While we await definitive news of “reform” from China, we close today on the corner that the Bernanke Fed has painted itself into. Exiting Dodge at the end of January 2014, Bernocchio has every intention of leaving the coming disaster to his successor Janet Yellen. We then get to find out if QE Forever really is forever, and if it is just how much of Asia bolts for gold. But how likely is the Fed newbie to make bursting the Fed’s final bubble priority one? Stay long physical precious metals. In 2014, the race to the bottom in the fiat currencies is about to turn seriously scary.

"For more than two thousand years gold's natural qualities made it man's universal medium of exchange. In contrast to political money, gold is honest money that survived the ages and will live on long after the political fiats of today have gone the way of all paper."

Hans F. Sennholz

Fed Anxiety Rises as QE Increases Risk of Loss With Costs

By Caroline Salas Gage & Joshua Zumbrun - Nov 8, 2013 8:05 PM GMT
The longer the Federal Reserve continues its bond-buying stimulus, the higher the odds it will face a year without any money to give the U.S. Treasury after taxpayers received a record $88.4 billion profit in 2012.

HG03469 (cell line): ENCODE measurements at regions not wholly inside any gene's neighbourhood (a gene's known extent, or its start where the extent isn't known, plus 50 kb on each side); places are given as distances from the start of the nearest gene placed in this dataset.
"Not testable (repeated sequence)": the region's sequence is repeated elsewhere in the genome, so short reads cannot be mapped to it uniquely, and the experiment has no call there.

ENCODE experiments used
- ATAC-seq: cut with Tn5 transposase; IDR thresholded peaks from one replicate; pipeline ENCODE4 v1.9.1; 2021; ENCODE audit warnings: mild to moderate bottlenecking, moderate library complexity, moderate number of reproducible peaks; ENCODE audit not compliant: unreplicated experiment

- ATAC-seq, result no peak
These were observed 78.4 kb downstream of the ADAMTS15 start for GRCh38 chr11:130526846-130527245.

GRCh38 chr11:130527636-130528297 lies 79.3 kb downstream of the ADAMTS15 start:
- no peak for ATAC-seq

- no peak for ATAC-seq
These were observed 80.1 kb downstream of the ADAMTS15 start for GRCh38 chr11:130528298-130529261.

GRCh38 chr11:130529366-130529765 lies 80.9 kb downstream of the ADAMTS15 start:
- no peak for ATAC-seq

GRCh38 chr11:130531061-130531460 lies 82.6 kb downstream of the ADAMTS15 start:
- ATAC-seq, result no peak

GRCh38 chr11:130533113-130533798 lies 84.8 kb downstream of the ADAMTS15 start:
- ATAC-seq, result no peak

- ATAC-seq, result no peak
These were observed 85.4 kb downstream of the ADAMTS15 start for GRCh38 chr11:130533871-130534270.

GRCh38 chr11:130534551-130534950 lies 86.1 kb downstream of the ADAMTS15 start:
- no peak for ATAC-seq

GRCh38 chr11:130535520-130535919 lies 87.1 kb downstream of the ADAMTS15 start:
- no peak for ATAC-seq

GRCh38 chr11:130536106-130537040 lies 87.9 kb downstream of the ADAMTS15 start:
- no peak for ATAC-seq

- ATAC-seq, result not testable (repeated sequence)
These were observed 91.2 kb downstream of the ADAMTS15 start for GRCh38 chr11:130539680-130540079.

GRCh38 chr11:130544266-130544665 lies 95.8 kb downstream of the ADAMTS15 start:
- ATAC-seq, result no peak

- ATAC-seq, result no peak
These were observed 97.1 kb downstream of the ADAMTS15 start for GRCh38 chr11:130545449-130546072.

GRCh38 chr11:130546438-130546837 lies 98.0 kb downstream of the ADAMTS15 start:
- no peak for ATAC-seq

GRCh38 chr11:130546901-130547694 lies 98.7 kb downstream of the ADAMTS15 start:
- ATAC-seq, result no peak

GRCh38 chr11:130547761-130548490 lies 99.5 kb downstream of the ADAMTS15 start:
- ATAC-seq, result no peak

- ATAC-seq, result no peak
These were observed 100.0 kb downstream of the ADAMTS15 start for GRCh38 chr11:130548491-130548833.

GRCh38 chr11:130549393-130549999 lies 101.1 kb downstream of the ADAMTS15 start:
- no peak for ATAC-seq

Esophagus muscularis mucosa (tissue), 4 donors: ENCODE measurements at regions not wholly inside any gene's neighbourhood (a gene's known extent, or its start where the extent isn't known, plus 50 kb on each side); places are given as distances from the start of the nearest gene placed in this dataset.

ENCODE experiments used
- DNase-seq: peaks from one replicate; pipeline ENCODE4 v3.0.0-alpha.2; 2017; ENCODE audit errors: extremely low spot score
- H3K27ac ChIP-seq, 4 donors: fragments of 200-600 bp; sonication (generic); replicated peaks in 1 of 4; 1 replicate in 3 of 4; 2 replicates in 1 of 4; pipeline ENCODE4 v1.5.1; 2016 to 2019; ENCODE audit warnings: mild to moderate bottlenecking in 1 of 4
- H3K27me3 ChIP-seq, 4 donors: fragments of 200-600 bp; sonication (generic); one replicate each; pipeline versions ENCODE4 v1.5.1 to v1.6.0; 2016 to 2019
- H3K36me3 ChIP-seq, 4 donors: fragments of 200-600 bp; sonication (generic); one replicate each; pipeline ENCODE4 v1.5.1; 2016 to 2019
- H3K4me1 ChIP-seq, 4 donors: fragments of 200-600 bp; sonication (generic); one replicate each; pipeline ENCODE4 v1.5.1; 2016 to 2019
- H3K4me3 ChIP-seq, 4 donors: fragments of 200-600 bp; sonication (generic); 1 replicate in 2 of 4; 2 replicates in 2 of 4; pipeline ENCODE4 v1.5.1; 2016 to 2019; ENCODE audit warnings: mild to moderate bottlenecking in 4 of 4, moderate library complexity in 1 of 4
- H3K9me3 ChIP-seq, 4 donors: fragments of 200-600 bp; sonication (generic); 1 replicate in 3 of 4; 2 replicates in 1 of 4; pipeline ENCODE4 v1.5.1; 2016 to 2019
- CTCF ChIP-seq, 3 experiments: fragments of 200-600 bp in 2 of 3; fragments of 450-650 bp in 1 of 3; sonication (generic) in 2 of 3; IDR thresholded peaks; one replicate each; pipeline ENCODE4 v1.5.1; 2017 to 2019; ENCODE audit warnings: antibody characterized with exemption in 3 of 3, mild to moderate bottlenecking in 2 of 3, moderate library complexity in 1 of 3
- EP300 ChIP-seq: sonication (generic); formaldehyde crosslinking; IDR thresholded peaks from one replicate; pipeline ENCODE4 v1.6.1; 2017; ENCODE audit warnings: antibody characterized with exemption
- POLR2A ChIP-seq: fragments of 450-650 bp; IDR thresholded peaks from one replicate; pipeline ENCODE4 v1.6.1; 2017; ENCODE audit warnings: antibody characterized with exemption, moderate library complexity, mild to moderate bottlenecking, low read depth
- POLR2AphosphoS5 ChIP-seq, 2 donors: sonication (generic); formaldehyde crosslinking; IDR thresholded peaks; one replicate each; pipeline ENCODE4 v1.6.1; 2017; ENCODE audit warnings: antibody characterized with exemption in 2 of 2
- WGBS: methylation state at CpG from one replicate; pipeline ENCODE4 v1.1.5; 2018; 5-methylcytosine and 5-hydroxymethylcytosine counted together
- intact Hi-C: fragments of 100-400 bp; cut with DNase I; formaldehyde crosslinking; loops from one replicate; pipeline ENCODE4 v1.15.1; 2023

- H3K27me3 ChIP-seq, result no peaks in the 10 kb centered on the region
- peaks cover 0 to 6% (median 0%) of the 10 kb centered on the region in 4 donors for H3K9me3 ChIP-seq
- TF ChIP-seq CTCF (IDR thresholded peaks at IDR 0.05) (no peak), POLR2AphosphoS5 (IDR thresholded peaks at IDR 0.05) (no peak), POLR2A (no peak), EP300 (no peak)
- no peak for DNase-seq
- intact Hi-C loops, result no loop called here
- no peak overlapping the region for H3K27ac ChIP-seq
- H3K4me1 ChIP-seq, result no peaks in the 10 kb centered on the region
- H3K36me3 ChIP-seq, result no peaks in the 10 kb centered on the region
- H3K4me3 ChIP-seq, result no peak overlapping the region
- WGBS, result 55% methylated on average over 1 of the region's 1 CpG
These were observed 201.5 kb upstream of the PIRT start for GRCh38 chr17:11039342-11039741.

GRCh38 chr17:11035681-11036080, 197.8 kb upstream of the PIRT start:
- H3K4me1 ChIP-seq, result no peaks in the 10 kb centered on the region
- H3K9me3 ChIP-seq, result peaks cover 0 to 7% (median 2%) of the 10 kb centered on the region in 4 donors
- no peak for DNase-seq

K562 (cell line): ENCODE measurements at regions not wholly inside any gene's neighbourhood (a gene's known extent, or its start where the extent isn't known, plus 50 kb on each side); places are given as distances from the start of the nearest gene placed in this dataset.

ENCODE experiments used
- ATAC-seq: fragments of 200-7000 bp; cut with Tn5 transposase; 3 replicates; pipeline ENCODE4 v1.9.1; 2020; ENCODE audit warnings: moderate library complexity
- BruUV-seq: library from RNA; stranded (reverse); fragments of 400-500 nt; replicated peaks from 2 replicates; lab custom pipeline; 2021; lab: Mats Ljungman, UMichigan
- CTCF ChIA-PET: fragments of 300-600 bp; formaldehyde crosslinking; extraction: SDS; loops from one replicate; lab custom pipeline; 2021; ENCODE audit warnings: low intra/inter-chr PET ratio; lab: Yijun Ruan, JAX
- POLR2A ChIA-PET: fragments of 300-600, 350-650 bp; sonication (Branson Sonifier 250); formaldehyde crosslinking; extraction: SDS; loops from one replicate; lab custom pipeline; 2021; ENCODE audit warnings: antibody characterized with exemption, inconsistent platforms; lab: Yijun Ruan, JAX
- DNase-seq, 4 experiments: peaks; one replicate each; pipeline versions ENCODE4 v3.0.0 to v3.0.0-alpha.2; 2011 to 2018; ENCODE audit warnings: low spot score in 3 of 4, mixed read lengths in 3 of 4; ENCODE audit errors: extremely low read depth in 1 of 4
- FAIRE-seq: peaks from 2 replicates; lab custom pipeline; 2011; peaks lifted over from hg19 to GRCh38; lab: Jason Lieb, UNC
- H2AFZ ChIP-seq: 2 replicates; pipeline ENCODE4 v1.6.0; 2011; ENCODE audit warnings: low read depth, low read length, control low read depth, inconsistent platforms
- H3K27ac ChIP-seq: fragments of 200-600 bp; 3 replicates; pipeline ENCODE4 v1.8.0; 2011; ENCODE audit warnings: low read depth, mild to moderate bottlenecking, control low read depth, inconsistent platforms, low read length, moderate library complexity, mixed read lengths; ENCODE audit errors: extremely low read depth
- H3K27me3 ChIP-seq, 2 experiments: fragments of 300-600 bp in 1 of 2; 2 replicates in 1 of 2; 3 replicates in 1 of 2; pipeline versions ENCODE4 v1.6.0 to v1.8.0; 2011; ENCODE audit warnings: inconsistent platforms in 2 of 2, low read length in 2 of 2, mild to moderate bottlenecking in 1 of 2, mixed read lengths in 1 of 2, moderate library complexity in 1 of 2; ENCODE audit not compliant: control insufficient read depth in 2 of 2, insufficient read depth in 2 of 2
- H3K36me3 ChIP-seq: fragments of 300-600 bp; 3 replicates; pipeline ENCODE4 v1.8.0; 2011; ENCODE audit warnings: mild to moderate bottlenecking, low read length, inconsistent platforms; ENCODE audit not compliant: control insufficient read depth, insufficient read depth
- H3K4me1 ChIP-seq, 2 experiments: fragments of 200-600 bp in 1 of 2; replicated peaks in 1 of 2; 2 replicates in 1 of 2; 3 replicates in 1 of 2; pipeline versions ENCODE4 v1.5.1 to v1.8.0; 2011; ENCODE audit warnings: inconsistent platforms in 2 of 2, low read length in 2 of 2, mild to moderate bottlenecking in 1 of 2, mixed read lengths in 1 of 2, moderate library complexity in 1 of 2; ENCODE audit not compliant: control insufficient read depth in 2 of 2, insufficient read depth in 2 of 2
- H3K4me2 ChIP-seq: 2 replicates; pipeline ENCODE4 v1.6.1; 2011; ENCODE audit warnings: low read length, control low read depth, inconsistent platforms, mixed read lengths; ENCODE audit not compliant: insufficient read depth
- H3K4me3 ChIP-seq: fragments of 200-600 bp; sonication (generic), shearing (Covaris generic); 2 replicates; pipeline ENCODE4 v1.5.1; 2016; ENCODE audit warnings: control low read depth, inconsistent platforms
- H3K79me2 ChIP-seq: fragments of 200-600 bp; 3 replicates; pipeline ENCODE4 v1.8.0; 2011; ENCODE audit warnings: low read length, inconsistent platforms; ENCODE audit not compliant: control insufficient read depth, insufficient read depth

The Fed’s financial-crisis actions -- from acquiring debt in the 2008 rescues of Bear Stearns Cos. and American International Group Inc. to three rounds of quantitative easing -- have led so far to the record payments. Now, the prospect of a stronger economy and rising interest rates means the value of the Fed’s bond holdings will fall at the same time its funding costs climb because the central bank pays interest on the excess reserves it holds for banks.

This could cause operating losses and invite increased scrutiny from lawmakers already critical of the central bank’s policies.

That’s a risk central bankers are grappling with as they consider when to slow the $85 billion monthly pace of their government and mortgage-backed securities purchases. Federal Reserve Bank of New York President William C. Dudley said in a speech last month that the central bank’s balance-sheet expansion does “create some budget risk” that threatens the institution’s independence.